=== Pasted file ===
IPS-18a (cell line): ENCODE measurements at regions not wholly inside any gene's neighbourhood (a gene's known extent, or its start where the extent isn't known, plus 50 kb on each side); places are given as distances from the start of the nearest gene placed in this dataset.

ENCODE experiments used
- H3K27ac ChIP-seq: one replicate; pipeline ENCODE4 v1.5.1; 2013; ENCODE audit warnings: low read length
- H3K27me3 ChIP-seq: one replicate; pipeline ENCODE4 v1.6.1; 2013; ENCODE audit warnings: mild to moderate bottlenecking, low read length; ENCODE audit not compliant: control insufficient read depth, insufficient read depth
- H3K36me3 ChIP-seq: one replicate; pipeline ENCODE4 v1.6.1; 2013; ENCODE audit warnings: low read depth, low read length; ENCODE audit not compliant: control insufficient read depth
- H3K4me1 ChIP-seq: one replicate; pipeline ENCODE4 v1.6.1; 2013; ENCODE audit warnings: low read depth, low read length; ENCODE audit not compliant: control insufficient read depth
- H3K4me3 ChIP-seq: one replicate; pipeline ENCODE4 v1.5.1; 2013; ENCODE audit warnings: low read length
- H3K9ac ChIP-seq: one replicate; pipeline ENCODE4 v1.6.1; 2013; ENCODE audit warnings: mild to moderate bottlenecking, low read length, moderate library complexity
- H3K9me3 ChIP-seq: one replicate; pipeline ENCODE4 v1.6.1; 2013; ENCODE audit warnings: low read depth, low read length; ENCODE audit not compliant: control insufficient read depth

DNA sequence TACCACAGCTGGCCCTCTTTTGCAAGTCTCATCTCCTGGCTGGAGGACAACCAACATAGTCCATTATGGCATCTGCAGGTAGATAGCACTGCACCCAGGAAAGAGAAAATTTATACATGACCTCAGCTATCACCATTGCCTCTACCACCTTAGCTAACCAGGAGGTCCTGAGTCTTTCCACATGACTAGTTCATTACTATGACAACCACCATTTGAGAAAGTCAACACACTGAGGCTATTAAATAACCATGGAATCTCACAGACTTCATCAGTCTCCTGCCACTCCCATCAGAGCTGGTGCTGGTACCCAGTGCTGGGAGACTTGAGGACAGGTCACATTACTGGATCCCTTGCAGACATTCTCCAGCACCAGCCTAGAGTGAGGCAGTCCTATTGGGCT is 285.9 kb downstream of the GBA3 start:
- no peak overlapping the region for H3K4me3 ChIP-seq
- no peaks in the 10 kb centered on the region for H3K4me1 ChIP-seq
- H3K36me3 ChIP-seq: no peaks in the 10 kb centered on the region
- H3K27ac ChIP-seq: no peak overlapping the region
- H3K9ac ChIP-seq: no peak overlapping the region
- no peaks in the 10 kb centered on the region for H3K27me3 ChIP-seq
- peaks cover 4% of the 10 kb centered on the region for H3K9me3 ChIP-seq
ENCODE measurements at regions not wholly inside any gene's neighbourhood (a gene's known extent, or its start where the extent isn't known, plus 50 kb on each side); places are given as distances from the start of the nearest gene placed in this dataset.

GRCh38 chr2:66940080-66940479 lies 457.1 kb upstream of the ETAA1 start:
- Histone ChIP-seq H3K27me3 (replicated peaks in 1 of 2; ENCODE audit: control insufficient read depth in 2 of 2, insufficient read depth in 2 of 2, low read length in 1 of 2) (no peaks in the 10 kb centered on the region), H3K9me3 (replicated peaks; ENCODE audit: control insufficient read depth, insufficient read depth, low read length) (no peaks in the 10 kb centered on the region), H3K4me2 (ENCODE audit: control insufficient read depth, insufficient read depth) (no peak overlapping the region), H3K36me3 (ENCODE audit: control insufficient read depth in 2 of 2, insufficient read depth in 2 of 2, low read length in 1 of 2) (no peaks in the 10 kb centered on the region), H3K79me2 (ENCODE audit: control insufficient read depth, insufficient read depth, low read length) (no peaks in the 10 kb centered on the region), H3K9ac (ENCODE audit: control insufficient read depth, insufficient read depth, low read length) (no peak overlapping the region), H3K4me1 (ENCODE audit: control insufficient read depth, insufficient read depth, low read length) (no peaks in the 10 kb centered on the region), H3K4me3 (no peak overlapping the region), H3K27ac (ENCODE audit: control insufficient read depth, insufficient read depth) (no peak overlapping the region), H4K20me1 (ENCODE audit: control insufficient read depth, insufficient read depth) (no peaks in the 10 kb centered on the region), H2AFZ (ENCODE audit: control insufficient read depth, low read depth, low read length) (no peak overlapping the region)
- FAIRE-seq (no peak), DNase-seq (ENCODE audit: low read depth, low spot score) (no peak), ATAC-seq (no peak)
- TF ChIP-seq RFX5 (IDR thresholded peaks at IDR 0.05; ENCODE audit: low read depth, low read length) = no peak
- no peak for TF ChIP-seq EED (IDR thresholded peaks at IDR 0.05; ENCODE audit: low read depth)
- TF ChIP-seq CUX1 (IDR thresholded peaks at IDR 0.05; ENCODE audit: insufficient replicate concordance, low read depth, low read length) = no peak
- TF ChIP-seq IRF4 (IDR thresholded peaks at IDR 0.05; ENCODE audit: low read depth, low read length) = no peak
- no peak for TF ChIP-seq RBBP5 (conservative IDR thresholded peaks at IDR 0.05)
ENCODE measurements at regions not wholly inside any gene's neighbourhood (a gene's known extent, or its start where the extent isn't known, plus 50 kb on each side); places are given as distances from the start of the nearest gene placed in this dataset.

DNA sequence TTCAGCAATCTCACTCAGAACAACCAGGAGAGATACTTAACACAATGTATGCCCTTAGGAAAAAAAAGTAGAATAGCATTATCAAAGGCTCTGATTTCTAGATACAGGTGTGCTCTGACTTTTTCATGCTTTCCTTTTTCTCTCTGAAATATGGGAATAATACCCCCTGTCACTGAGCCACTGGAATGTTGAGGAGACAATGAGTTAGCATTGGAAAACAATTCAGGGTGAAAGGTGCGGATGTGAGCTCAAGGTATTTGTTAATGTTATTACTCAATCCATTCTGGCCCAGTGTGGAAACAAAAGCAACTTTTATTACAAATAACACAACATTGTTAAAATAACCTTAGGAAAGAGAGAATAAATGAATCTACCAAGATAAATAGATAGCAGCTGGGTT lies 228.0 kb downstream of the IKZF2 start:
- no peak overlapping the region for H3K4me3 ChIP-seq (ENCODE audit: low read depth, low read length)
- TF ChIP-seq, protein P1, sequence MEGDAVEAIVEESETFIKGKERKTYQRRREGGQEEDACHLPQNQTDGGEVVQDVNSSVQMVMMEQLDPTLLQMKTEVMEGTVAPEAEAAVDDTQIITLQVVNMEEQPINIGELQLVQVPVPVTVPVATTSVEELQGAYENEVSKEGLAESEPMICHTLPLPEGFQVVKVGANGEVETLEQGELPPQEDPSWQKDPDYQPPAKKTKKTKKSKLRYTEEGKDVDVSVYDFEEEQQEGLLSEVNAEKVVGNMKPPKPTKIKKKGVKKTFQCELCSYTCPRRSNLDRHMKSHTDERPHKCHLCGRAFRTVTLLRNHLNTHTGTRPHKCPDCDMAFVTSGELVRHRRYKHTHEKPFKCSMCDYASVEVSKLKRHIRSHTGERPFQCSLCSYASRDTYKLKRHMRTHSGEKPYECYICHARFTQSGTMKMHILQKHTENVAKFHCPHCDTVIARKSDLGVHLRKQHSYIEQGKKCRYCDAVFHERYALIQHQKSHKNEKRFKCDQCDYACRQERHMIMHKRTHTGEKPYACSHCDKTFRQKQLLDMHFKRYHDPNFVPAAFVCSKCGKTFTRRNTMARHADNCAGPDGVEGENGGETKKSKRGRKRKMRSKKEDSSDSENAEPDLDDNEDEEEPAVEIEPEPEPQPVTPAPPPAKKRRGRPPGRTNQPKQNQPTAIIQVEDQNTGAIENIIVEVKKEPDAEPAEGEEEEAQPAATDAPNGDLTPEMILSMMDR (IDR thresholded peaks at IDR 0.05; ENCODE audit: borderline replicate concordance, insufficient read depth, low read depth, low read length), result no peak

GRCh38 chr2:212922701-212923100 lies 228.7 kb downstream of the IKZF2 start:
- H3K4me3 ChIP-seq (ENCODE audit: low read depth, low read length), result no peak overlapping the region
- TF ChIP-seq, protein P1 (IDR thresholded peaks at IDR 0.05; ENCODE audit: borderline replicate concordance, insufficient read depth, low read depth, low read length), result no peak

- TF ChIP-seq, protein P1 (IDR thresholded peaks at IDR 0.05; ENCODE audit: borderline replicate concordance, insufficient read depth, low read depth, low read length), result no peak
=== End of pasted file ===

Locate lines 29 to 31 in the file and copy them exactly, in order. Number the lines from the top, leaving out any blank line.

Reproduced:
- no peak overlapping the region for H3K4me3 ChIP-seq (ENCODE audit: low read depth, low read length)
- TF ChIP-seq, protein P1, sequence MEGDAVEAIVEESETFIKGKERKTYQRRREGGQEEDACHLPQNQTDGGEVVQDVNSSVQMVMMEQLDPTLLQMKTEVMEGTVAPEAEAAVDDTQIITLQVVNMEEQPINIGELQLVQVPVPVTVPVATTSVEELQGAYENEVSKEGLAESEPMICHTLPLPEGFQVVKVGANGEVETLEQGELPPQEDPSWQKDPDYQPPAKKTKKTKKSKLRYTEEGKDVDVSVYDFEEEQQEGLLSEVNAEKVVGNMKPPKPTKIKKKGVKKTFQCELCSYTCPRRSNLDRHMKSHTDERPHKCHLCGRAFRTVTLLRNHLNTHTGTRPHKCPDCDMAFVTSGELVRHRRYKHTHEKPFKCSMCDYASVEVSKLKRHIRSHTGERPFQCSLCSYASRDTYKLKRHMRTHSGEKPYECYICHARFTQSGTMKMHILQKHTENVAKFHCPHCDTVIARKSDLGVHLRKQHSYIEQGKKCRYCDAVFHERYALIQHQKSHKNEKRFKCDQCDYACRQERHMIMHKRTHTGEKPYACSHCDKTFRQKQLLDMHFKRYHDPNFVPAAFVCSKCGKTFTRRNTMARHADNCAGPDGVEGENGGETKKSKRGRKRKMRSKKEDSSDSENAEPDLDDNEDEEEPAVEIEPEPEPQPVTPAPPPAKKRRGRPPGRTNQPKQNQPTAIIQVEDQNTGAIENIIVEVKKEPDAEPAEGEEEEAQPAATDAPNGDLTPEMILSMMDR (IDR thresholded peaks at IDR 0.05; ENCODE audit: borderline replicate concordance, insufficient read depth, low read depth, low read length), result no peak

GRCh38 chr2:212922701-212923100 lies 228.7 kb downstream of the IKZF2 start: